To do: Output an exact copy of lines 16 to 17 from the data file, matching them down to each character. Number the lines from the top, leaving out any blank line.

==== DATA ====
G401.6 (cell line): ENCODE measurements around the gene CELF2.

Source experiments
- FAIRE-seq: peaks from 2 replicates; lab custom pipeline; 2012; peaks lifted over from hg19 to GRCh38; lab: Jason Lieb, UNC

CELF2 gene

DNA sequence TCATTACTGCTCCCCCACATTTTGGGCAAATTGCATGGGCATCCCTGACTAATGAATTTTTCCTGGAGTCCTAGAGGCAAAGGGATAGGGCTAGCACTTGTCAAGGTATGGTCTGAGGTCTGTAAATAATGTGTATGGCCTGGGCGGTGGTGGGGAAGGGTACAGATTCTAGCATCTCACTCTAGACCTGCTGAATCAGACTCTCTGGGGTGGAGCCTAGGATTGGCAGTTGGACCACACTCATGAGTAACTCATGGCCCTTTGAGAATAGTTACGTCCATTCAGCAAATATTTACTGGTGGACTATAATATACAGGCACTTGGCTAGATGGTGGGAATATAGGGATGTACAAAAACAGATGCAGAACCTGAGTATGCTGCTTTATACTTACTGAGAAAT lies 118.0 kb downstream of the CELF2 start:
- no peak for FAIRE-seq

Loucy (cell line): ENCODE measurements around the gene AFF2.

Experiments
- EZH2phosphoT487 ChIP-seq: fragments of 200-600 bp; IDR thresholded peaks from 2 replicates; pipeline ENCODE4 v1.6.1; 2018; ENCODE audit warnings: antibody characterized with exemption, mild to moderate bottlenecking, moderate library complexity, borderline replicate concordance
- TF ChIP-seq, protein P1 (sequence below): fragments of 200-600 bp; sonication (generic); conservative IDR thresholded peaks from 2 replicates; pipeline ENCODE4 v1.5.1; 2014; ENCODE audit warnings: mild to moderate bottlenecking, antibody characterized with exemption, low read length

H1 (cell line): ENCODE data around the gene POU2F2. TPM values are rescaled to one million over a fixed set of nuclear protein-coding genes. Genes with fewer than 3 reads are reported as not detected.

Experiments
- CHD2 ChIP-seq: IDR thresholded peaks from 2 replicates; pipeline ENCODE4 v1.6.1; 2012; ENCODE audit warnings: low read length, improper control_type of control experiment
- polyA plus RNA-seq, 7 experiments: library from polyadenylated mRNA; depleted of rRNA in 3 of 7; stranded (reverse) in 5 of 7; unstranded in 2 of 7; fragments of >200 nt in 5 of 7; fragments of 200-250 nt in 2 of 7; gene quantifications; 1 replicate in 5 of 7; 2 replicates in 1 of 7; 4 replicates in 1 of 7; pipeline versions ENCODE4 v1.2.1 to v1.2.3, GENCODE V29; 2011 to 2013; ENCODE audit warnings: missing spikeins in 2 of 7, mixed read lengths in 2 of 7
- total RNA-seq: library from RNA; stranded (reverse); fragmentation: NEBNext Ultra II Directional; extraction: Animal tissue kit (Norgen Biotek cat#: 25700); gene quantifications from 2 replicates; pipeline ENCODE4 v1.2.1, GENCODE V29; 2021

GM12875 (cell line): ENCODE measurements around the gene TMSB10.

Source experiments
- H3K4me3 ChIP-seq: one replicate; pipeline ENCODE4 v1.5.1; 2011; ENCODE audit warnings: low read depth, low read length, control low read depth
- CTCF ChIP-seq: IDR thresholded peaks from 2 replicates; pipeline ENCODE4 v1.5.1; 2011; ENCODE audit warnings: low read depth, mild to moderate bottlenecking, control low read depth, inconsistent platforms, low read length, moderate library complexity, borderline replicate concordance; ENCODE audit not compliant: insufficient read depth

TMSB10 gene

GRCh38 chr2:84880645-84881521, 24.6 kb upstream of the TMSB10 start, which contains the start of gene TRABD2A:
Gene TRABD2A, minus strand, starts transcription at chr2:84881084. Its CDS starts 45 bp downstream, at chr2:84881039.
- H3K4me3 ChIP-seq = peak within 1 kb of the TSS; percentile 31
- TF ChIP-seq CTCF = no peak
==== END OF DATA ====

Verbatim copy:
GM12875 (cell line): ENCODE measurements around the gene TMSB10.

Source experiments